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Songwriting Can Help Children Self-Identify


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Songwriting Can Help Children Self-Identify

Award-winning musician by night and primary school teacher by day, Joseph Baxter, tells us why making music helps children get in touch with their emotions and figure out who they are, or who they want to be.

Joseph Baxter

Saxophonist and broadcaster YolanDa Brown and philanthropist James Drake recently launched a brand new music prize for emerging artists between ages 16-30: The Drake YolanDa Award. Joe Baxter, 28, was one of ten winners. A singer and guitarist, Joe’s songwriting is earnest and emotive, having previously been recognised by BBC Introducing Midlands.

We spoke to Joe to find out how he fuses his two careers, and why they work so seamlessly together. With the government calling for better mental health provision and mindfulness lessons currently on trial at 370 schools around the country, he suggests that the answer may lie in something as simple as music making.

Joe, congratulations on the award! Where do you hope the prize will take you in the next year?

Receiving this award was an incredible achievement for me. It was just the boost I needed to continue doing what I love: creating and teaching. Next year is looking really exciting with various songwriting opportunities within the music industry, schools and beyond. 

You’re also a music teacher – do you weave songwriting into your lessons?

I do indeed. I believe songwriting is a key part of expressing yourself regardless of your age, background or history. Writing lyrics and music can often help to express, communicate and navigate both the toughest and most joyful experiences in our lives.  

Songwriting is a key part of expressing yourself regardless of your age, background or history

Songs are ultimately helpful communication tools, able to articulate what is happening in your inner world, which can often feel unexplainable. 

I try and weave songwriting into my lessons as a way of getting the children to explore their emotions, whether it be about life, school or anything else at all. I get them to write it down and express themselves as songwriters and musicians.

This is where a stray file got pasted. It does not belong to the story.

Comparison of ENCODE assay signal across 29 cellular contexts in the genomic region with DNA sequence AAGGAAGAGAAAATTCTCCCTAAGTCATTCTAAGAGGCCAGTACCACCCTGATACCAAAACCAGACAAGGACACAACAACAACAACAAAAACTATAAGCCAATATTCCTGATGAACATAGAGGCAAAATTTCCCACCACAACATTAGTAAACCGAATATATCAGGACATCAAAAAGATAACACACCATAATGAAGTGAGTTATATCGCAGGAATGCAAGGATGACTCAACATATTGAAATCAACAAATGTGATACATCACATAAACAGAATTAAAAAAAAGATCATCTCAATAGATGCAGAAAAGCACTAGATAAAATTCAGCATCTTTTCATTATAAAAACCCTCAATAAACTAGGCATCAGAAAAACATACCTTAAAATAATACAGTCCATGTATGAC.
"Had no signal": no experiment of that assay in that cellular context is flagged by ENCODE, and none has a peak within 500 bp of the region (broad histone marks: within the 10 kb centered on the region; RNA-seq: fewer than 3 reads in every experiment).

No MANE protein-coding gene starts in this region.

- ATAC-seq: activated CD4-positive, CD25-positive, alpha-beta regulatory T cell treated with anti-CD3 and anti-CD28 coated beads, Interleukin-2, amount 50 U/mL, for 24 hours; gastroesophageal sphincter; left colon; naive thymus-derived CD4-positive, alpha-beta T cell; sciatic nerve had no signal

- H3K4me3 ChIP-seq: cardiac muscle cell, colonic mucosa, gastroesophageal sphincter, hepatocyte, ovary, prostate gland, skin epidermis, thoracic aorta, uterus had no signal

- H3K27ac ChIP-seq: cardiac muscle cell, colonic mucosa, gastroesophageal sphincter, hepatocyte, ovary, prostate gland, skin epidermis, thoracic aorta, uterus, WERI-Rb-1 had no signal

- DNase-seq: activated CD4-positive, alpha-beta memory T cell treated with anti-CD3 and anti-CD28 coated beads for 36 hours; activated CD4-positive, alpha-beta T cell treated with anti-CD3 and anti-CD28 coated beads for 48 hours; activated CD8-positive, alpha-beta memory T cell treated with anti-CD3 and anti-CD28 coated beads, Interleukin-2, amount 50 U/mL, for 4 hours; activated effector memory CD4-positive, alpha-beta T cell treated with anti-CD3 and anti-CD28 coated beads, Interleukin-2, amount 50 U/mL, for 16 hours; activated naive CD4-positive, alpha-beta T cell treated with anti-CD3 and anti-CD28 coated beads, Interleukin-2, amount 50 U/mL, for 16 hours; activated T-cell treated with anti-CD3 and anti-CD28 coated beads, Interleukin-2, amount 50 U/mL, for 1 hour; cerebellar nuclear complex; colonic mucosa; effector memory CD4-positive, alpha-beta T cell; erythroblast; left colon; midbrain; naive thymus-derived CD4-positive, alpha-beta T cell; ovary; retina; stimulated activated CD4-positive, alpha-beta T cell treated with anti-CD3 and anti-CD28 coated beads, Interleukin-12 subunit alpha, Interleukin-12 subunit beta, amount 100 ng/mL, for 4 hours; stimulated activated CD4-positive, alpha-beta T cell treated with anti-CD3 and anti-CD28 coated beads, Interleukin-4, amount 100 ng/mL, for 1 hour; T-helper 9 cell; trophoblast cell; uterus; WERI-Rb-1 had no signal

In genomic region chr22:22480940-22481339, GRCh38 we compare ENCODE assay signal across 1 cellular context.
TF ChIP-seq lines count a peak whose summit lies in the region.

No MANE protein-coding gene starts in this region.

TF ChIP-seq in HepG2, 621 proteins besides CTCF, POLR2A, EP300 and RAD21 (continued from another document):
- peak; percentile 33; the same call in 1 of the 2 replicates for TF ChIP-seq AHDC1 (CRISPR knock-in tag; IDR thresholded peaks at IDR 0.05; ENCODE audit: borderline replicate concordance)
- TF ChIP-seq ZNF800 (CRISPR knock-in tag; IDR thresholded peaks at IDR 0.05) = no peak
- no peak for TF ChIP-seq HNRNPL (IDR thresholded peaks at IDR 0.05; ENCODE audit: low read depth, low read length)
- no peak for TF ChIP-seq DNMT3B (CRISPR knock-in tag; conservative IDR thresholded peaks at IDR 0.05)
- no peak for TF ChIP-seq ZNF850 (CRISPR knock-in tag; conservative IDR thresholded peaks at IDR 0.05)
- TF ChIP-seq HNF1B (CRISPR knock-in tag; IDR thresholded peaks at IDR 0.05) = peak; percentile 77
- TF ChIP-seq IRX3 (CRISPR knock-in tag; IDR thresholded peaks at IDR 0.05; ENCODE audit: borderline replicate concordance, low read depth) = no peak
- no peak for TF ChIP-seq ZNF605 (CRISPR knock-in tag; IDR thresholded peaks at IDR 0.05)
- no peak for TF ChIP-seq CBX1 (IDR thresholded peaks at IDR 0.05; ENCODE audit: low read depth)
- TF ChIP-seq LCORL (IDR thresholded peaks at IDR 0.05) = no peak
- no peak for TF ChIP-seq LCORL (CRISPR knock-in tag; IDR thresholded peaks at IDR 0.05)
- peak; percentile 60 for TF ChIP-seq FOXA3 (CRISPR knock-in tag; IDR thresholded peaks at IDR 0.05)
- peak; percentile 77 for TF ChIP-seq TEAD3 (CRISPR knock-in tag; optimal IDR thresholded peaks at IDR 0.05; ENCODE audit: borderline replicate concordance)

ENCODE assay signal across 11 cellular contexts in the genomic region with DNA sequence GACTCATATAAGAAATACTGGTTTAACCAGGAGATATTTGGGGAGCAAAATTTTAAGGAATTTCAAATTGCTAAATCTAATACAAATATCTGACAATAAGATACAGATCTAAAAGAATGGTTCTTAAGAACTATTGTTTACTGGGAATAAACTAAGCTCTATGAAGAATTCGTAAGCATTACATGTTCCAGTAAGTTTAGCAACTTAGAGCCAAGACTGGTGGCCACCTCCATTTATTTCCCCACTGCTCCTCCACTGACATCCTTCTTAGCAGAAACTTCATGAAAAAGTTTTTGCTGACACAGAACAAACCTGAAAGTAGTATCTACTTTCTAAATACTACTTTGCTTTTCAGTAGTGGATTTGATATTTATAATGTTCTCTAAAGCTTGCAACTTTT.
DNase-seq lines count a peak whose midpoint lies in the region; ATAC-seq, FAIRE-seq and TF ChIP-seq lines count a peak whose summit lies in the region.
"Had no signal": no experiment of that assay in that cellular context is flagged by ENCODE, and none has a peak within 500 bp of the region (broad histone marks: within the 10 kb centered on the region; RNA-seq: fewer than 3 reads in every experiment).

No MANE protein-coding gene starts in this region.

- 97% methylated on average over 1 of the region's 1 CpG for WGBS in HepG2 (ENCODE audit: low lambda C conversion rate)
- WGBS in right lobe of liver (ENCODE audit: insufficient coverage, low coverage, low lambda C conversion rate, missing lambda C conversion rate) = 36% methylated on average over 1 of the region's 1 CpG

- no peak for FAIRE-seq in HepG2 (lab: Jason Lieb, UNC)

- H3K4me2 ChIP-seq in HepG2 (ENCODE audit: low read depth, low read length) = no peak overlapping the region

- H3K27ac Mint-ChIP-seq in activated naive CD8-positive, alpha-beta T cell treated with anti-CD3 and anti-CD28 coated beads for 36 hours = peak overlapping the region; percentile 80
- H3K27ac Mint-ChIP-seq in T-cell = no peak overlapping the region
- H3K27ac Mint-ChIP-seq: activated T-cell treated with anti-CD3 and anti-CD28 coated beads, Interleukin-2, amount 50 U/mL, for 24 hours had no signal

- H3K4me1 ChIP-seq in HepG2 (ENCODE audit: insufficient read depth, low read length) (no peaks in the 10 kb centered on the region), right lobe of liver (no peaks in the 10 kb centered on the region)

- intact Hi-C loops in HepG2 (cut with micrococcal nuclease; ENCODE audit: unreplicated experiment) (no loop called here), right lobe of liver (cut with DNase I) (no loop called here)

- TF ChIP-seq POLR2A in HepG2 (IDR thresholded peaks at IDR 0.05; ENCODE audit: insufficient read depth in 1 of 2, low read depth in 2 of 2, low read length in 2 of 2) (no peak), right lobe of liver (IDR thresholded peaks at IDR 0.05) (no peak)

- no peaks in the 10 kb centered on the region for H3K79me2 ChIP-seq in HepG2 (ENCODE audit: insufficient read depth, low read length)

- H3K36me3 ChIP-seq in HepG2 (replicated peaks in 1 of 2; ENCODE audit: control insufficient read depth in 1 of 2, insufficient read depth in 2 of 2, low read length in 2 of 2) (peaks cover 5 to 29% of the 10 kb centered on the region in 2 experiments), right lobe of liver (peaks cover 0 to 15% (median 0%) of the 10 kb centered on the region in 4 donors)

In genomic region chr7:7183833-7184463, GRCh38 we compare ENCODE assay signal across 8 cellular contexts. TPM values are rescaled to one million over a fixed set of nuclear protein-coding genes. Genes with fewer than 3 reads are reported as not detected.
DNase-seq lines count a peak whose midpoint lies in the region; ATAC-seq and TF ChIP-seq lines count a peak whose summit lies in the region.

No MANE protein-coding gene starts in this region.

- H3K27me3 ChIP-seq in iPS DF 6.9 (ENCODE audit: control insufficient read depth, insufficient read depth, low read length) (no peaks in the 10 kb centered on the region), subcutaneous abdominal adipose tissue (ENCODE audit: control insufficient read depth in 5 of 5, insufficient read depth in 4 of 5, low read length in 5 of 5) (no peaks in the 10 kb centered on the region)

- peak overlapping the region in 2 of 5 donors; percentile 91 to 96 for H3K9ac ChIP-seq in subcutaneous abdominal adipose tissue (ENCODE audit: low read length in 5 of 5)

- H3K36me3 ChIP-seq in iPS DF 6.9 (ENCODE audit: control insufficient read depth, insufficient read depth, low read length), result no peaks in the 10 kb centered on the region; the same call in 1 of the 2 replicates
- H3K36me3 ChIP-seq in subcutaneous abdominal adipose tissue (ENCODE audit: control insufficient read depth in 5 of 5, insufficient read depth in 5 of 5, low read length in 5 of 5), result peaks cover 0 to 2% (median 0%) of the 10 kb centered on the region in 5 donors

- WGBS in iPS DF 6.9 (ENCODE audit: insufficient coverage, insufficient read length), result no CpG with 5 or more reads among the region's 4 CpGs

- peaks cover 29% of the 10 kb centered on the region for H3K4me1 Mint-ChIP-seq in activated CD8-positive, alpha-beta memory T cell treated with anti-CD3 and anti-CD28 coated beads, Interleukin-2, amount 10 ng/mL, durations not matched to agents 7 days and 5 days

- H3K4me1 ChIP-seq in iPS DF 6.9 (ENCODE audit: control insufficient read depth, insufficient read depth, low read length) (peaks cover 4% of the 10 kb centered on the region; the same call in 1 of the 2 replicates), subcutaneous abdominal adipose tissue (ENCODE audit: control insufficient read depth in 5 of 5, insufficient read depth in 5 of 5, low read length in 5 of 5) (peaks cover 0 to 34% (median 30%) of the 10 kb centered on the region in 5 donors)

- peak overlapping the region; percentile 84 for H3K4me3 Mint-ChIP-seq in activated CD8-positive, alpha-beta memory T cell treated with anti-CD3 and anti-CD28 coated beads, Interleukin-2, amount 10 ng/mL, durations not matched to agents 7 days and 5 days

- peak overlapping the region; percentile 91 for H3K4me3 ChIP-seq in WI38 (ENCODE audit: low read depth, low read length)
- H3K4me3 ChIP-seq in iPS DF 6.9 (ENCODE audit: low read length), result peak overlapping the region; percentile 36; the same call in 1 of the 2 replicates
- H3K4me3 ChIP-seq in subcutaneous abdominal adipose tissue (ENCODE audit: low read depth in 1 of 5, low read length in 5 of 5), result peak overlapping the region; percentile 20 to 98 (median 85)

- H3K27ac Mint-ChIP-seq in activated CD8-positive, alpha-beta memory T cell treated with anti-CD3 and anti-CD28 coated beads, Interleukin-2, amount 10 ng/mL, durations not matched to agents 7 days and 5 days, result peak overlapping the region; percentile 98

What makes the children really come alive in the classroom?

Energy, passion, and preparation. I really love doing what I do and I think it comes across in my lessons. I try and take the children along my musical journey with me, whether that be showing them pictures of being on tour or in the studio. I always want to encourage them that ‘anything is possible’. 

I think it’s also important to be real: life can be tricky sometimes. But it’s about how we navigate ourselves through tough situations that define us and make us stronger.

Do you think music is of benefit to children who it doesn’t come naturally too?

Yes, I really do. Sometimes it takes a little bit of time to just get into it – and that’s okay. 

I always try to encourage children who feel they aren’t as ‘naturally gifted’ to team up with a friend to write the lyrics to a song or create the rhythm. It’s about starting with what they are ‘good’ at to fuel their confidence, before moving onto something a little more challenging.

What advice would you give to parents who want their children to play musical instruments but find that they’re not interested in practicing in their spare time? 

I grew up not really having a choice whether to practice as my parents were paying for lessons! I didn’t always feel like practicing in my spare time as there was always something fighting for my attention (the Xbox or PlayStation were strong attractions).

I would always encourage parents to set their child small, achievable practice goals. For example start with 12 minutes a day for three days a week. Put in the diary so they know it’s happening. 

If they feel they no longer want to play the instrument, always give them until the end of term or a few more weeks. This will teach them to start and finish things well. And who knows, when the pressure is of, maybe they’ll enjoy having the pressure eased and start to enjoy the freedom of making music.

READ MORE: Mindfulness Lessons Are Not Enough

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